“He got the job in October, and I got the call – it might have even been Boxing Day – and he told me not to eat too much over Christmas because when the window opens, he was going to get me in and bring me to Priestfield.”

That season will always be remembered for Gillingham’s Play Off win over Shrewsbury Town at Wembley.

“I remember a lot as it had been a rough ride for me that season,” Barry admitted.

“I’d had pneumonia in the January and was told that my season was probably over and was in hospital for eight days in a real bad way. So I was told that my season was done but managed to get myself back and fit and I still remember it to the day – I came back training and probably wasn’t meant to play any games; I remember Stimmo saying that the right back got injured in training and there was no-one else.”

“I’d been out jogging round the training pitches and was “just chuck me in – if I last for sixty minutes, I last sixty minutes. I think I’d lost a stone and a half, and they were saying that I looked like a little boy, and we don’t think you’re ready!”

“I trained for that whole week easing myself back in, but I think we had a real injury crisis and I was “just play me!” and it was Rotherham away at the Don Valley Stadium with the athletics stadium around it.”

“And I remember it to this day, we went there, and I think we picked up a one-nil victory, but it was tough, and I was zapped literally – I played the whole game but managed to get through.”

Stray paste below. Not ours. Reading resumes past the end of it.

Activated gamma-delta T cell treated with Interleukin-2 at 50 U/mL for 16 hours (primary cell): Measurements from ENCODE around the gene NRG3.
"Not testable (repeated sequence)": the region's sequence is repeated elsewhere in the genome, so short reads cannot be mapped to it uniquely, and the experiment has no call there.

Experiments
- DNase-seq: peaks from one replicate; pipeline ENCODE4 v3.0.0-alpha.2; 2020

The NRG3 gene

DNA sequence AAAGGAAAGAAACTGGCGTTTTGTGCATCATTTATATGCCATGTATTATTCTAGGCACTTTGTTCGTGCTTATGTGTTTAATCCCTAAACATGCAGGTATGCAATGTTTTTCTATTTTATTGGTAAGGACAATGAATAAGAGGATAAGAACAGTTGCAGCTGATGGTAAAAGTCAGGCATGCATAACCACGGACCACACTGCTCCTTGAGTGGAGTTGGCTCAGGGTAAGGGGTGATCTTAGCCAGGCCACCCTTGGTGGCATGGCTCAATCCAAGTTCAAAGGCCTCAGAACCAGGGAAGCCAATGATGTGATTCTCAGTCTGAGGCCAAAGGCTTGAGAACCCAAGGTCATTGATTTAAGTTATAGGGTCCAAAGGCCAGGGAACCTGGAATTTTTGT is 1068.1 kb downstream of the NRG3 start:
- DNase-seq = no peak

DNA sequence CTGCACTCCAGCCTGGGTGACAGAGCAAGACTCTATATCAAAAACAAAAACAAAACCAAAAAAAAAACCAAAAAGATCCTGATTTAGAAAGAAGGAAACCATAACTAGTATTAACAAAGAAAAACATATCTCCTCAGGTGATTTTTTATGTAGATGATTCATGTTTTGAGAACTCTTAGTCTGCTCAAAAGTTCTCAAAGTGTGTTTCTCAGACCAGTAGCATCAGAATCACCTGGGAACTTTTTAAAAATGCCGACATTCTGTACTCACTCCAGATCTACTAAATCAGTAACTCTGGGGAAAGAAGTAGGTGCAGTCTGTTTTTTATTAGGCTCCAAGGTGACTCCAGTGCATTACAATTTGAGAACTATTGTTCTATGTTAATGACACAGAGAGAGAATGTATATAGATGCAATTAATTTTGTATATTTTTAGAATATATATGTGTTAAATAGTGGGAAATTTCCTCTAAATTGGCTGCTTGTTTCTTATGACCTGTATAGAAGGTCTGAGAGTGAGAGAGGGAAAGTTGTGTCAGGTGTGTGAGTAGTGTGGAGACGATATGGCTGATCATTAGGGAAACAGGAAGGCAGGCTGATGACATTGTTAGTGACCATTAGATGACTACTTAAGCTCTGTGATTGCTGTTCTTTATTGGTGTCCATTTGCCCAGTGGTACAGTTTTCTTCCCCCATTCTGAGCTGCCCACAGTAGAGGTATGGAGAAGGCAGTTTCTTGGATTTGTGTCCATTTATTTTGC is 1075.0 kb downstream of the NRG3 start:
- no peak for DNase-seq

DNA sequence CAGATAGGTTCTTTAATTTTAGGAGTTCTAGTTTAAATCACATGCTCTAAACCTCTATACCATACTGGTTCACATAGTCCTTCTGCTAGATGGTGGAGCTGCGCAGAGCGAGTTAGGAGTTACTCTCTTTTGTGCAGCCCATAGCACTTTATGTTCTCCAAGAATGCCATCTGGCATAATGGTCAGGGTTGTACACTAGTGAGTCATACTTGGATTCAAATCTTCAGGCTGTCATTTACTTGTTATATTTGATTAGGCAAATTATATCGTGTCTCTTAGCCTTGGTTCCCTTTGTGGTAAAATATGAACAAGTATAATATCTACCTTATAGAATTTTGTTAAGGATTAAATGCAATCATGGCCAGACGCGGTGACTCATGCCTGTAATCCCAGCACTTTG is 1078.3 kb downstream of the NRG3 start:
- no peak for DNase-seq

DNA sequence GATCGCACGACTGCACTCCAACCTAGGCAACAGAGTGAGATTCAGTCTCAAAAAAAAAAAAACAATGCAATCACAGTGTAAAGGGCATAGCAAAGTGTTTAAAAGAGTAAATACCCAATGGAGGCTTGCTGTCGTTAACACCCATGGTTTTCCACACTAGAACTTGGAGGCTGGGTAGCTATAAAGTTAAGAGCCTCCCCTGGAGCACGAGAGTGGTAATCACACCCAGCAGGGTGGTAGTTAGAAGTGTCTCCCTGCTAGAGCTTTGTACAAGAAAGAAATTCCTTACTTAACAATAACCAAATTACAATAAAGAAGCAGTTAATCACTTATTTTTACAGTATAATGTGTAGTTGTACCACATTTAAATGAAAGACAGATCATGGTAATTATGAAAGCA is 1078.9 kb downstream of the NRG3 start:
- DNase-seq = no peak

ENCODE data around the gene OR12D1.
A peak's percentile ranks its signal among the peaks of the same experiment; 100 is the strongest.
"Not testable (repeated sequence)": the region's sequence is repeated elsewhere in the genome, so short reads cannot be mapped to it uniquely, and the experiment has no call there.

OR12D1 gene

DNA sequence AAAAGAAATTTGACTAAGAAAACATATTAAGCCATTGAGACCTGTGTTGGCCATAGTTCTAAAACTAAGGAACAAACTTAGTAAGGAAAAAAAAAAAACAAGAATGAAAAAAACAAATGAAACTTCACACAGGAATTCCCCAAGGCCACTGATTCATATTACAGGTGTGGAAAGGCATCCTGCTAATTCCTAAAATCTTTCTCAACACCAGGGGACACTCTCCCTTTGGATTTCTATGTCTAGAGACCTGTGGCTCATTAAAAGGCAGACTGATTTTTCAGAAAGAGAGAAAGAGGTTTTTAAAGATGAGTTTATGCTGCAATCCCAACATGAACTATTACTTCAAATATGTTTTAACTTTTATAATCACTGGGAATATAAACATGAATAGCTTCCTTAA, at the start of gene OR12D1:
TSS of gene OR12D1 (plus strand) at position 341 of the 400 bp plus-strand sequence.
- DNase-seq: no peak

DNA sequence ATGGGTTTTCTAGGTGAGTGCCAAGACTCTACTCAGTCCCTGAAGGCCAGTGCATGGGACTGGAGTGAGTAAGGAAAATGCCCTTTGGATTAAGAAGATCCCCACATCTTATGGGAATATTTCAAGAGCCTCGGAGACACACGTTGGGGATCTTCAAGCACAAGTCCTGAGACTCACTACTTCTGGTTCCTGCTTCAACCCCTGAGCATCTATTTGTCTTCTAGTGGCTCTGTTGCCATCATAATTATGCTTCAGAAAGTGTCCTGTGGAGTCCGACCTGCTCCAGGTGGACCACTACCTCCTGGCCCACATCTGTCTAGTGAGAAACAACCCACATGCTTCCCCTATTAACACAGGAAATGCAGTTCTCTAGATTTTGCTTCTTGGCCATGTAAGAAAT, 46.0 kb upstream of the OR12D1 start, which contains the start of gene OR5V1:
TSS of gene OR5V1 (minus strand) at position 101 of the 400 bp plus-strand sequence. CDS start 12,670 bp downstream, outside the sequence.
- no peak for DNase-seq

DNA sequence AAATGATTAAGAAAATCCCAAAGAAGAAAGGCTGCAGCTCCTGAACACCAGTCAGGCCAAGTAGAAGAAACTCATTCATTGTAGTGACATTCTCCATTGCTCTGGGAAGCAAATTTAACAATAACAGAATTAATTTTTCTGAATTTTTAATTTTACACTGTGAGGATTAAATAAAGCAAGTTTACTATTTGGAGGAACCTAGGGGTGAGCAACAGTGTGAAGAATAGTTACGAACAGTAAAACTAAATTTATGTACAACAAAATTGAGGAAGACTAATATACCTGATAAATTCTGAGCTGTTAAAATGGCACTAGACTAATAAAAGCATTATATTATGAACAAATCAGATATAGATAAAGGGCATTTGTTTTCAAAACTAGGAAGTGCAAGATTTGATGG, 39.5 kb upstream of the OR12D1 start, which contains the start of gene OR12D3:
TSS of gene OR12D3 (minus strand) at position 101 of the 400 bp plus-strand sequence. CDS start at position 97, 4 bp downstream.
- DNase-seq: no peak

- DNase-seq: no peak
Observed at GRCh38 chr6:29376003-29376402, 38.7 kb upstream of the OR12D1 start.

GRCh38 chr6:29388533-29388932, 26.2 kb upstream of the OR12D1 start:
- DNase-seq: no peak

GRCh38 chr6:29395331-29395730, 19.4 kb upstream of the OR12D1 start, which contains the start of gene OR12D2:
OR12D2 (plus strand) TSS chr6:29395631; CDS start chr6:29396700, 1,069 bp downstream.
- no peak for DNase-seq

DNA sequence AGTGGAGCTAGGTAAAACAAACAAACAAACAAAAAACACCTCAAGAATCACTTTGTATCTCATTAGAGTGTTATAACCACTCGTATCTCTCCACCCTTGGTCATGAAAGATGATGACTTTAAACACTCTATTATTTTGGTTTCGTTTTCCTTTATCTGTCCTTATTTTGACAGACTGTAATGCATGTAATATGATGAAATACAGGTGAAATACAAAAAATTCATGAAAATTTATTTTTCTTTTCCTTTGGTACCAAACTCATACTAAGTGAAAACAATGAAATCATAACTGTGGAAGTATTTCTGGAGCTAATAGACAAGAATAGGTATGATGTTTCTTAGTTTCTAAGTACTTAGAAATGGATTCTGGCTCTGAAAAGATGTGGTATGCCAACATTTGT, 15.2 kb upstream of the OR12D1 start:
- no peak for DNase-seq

“It was a bumpy road that season and obviously it came to that in coming back, and I think it may even have been Valentines Day when we played Rotherham, so I got myself fit and then we had that little surge to get into the Play Offs and then to go to Wembley and win it of course.”

“Looking back on the year when I was laying on that hospital bed, I never thought that would happen… and then five weeks later I got married! That whole six weeks of the Play Offs, then getting married is probably something that you could write a book about – it was amazing!”

Remembering Simeon Jackson’s last-minute header that won the Gills, promotion, we were asked Barry his memories of the goal.

“He (Jackson) was normally in front of the keeper,” said Barry smiling. “But it was one of them really in the 89th minute that you’re just hoping really that something hits someone and goes in. It was a real tight affair all game – there wasn’t many chances in that game. And for someone who’s always back for corners, it seemed like slow motion when he was up in the air – I think he was on his way down when he heads it – but got enough contact on it with a man on the post, it just sneaked in between the two.”

“Just to run and celebrate and then watch that Blue end erupt and then seeing that they’d put five minutes up – it seemed like another half hour!”

“I still remember that they had a great chance with Grant Holt at the back post in about the 94th minute which hit the side netting. I think the body was beginning to shut down and cramp up that we wanted the whistle to go. And when it did, you don’t know what to do – you feel sorry for the other team being in that situation, but we were underdogs a lot of the time that season. We snuck in the back door for the Play Offs but then we always had belief!”

“Stimmo was a manager who got stuck into you and whatever game you went into, regardless of who we were played. He was a character who got his teams up and he believed we could beat anyone. We got beaten seven-one at Shrewsbury earlier in the season and so that was virtually his team talk – if that didn’t hurt you enough getting beat seven, what better way to put one over them by beating them at Wembley and the end of it was a fairy tale!”

Sadly, for Barry it was a fairy tale that was going to come crashing down as just months after Wembley, he faced a potential career ending knee injury. Tomorrow, we’ll continue Barry’s story through the darkest stages of his career…

Picture supplied by Gillingham Football Club.